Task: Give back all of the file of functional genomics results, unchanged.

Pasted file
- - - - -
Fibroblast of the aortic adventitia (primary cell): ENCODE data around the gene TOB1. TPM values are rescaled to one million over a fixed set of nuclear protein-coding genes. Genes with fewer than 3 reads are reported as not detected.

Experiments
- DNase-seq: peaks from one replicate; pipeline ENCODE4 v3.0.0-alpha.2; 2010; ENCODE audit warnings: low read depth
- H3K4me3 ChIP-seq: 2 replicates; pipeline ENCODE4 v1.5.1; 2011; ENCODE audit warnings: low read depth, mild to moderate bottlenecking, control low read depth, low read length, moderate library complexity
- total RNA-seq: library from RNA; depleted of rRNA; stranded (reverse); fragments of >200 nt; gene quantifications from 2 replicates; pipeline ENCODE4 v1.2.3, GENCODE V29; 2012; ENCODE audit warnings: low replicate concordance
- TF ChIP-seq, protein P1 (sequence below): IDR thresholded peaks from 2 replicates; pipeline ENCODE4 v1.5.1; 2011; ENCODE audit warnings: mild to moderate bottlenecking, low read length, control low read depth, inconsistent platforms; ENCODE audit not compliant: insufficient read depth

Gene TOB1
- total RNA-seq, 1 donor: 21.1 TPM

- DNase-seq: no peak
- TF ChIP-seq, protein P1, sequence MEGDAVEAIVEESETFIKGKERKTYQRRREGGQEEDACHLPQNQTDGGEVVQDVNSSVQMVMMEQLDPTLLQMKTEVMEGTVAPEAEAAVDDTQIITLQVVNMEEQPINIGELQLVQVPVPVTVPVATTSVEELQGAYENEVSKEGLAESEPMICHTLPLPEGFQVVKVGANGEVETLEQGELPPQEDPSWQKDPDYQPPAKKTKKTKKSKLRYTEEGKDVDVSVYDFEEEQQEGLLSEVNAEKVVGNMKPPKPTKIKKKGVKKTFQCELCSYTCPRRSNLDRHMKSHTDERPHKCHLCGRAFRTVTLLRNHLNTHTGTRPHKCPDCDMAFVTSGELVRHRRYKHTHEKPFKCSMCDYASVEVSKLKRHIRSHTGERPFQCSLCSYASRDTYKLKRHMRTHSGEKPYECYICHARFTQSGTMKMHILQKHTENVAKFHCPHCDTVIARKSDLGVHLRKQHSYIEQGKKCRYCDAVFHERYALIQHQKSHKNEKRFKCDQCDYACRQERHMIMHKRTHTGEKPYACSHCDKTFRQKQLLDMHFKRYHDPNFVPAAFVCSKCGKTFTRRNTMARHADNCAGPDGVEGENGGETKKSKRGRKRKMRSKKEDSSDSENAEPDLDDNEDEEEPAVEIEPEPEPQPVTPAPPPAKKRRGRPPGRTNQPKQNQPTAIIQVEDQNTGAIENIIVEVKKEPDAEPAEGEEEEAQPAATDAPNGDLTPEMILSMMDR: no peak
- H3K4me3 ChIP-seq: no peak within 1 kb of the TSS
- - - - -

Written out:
Fibroblast of the aortic adventitia (primary cell): ENCODE data around the gene TOB1. TPM values are rescaled to one million over a fixed set of nuclear protein-coding genes. Genes with fewer than 3 reads are reported as not detected.

Experiments
- DNase-seq: peaks from one replicate; pipeline ENCODE4 v3.0.0-alpha.2; 2010; ENCODE audit warnings: low read depth
- H3K4me3 ChIP-seq: 2 replicates; pipeline ENCODE4 v1.5.1; 2011; ENCODE audit warnings: low read depth, mild to moderate bottlenecking, control low read depth, low read length, moderate library complexity
- total RNA-seq: library from RNA; depleted of rRNA; stranded (reverse); fragments of >200 nt; gene quantifications from 2 replicates; pipeline ENCODE4 v1.2.3, GENCODE V29; 2012; ENCODE audit warnings: low replicate concordance
- TF ChIP-seq, protein P1 (sequence below): IDR thresholded peaks from 2 replicates; pipeline ENCODE4 v1.5.1; 2011; ENCODE audit warnings: mild to moderate bottlenecking, low read length, control low read depth, inconsistent platforms; ENCODE audit not compliant: insufficient read depth

Gene TOB1
- total RNA-seq, 1 donor: 21.1 TPM

- DNase-seq: no peak
- TF ChIP-seq, protein P1, sequence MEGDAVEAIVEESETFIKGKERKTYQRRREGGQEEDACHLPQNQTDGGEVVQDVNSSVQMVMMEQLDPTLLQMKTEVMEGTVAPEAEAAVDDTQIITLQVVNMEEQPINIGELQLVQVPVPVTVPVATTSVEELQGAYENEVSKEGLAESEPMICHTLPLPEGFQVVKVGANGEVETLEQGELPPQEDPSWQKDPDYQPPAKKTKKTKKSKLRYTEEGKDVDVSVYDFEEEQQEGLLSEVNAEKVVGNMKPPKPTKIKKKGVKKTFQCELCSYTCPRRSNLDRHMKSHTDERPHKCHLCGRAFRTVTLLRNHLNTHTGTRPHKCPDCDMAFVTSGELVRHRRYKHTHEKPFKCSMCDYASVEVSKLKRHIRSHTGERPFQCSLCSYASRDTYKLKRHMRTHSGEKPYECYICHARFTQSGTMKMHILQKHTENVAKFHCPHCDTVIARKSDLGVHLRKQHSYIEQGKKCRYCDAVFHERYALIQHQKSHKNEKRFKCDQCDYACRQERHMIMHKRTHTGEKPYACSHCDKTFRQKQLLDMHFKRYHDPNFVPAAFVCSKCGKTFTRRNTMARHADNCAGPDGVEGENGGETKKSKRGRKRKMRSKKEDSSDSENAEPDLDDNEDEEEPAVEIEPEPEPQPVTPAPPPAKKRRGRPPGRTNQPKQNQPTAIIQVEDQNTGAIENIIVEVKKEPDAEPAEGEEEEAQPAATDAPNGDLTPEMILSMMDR: no peak
- H3K4me3 ChIP-seq: no peak within 1 kb of the TSS